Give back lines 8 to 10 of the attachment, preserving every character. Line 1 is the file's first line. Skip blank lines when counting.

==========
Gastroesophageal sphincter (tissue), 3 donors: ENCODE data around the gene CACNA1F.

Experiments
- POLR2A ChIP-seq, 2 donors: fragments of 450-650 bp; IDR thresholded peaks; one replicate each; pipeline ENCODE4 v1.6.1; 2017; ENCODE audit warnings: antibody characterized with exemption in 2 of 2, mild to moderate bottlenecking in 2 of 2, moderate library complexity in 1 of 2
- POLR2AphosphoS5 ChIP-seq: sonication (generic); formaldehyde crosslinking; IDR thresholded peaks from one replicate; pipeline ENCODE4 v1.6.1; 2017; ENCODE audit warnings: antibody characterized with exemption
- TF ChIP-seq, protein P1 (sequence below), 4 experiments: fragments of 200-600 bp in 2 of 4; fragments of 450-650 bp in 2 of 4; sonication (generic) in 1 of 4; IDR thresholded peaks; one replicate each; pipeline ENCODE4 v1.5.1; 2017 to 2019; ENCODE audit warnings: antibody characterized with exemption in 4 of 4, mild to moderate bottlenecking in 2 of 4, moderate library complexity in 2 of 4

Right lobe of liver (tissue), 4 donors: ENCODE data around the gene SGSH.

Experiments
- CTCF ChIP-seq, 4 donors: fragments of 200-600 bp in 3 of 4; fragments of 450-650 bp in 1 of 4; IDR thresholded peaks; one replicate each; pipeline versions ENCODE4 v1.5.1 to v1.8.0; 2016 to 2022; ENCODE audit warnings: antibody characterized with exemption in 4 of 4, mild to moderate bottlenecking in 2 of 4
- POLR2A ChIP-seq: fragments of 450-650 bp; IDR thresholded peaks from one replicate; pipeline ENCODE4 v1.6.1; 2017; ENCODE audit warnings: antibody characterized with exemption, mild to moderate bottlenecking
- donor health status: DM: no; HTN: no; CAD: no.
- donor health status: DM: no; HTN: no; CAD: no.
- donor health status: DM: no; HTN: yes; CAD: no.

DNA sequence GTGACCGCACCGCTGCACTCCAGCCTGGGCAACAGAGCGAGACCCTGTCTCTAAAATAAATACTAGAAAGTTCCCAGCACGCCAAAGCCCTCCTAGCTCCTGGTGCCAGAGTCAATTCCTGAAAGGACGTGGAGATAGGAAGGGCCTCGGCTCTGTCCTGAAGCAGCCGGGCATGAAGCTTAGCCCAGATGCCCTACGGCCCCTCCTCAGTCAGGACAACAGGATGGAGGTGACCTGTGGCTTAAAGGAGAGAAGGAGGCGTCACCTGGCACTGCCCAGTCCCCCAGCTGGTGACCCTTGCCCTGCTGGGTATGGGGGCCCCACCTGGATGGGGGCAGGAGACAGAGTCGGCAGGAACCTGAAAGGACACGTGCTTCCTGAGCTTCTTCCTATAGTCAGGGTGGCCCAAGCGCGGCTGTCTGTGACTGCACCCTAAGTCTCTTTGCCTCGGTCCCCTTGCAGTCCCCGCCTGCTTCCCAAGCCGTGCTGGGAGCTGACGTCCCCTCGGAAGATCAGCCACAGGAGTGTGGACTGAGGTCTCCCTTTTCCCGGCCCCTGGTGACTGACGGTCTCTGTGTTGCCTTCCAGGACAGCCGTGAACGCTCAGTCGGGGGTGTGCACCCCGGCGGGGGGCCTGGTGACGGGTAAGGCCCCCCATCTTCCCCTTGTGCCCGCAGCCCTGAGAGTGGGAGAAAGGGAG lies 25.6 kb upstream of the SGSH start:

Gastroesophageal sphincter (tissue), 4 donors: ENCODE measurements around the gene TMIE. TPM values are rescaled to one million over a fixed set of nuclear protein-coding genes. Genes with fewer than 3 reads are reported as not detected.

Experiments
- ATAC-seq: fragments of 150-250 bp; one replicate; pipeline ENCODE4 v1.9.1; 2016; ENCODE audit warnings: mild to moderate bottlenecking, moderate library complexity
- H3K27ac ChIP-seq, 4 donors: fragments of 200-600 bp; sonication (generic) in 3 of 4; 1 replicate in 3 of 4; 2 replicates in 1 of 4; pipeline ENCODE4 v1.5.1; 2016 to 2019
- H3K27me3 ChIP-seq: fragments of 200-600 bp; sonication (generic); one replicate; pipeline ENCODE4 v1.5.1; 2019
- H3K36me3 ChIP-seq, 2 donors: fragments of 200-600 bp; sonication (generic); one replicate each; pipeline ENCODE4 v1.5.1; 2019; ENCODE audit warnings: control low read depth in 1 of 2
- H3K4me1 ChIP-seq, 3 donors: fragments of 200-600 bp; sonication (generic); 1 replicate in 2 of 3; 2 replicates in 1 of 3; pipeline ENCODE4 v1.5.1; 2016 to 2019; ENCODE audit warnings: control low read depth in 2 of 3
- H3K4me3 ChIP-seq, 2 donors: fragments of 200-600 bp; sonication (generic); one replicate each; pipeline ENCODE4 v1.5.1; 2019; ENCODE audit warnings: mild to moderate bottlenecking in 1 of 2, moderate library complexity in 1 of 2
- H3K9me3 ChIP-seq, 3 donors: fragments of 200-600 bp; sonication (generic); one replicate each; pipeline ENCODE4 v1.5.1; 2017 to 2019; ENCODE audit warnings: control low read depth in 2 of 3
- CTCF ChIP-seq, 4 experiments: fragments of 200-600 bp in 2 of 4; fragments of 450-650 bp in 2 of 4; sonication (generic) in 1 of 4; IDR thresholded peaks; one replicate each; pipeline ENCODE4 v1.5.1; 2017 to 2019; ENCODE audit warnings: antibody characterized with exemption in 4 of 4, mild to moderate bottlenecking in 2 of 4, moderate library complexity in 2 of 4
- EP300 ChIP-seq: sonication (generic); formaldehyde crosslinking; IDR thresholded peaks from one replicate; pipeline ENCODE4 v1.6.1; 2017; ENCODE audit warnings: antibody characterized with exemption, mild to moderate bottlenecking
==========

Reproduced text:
- CTCF ChIP-seq, 4 donors: fragments of 200-600 bp in 3 of 4; fragments of 450-650 bp in 1 of 4; IDR thresholded peaks; one replicate each; pipeline versions ENCODE4 v1.5.1 to v1.8.0; 2016 to 2022; ENCODE audit warnings: antibody characterized with exemption in 4 of 4, mild to moderate bottlenecking in 2 of 4
- POLR2A ChIP-seq: fragments of 450-650 bp; IDR thresholded peaks from one replicate; pipeline ENCODE4 v1.6.1; 2017; ENCODE audit warnings: antibody characterized with exemption, mild to moderate bottlenecking
- donor health status: DM: no; HTN: no; CAD: no.